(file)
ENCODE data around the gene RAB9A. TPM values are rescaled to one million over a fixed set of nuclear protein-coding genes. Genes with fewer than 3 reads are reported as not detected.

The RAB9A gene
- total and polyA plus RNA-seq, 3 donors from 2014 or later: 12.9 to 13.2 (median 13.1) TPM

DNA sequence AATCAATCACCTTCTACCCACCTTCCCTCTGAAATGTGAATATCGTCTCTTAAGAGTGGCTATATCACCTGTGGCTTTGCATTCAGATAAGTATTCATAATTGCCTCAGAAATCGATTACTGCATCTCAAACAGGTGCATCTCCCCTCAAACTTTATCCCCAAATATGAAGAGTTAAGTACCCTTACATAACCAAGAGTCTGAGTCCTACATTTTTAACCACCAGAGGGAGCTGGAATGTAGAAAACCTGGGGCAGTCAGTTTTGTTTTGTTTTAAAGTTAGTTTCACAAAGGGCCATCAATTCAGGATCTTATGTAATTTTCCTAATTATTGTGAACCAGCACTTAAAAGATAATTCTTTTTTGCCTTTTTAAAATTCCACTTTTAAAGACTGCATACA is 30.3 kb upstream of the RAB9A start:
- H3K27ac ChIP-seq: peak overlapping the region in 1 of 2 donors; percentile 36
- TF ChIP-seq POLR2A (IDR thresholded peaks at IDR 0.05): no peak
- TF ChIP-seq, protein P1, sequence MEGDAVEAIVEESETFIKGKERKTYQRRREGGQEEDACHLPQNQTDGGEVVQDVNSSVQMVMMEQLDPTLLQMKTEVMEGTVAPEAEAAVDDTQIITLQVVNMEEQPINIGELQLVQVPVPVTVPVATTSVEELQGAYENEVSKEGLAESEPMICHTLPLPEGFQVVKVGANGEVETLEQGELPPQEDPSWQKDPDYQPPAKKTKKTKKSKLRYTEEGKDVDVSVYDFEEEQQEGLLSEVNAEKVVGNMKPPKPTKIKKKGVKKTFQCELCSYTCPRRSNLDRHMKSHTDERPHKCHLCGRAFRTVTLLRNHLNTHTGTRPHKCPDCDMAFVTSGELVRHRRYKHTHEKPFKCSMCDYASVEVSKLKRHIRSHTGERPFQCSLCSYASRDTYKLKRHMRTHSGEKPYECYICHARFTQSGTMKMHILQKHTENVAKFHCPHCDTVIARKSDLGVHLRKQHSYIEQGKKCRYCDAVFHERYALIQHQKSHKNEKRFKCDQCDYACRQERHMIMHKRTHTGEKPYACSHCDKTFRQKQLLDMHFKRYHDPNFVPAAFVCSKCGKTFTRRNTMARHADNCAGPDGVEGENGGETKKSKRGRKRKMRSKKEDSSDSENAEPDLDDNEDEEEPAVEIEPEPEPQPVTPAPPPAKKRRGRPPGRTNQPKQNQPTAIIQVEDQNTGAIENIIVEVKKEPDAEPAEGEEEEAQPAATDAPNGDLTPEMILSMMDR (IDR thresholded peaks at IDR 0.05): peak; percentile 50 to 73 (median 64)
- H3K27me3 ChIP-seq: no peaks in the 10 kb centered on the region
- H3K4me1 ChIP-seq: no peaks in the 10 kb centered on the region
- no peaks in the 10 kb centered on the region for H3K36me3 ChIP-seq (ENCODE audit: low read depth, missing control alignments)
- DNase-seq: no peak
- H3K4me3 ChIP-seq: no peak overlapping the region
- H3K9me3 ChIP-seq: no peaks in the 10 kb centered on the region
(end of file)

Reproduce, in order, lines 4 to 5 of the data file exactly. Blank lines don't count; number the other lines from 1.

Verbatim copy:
DNA sequence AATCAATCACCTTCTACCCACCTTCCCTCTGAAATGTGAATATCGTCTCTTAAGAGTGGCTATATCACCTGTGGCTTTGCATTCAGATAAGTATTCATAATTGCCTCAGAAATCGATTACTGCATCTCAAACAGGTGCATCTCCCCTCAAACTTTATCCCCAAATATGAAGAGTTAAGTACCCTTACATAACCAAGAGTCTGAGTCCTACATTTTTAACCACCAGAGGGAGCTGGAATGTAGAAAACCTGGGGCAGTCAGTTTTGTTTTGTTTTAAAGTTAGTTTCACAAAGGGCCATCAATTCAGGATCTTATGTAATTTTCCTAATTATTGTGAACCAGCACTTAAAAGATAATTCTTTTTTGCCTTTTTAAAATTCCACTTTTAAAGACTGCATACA is 30.3 kb upstream of the RAB9A start:
- H3K27ac ChIP-seq: peak overlapping the region in 1 of 2 donors; percentile 36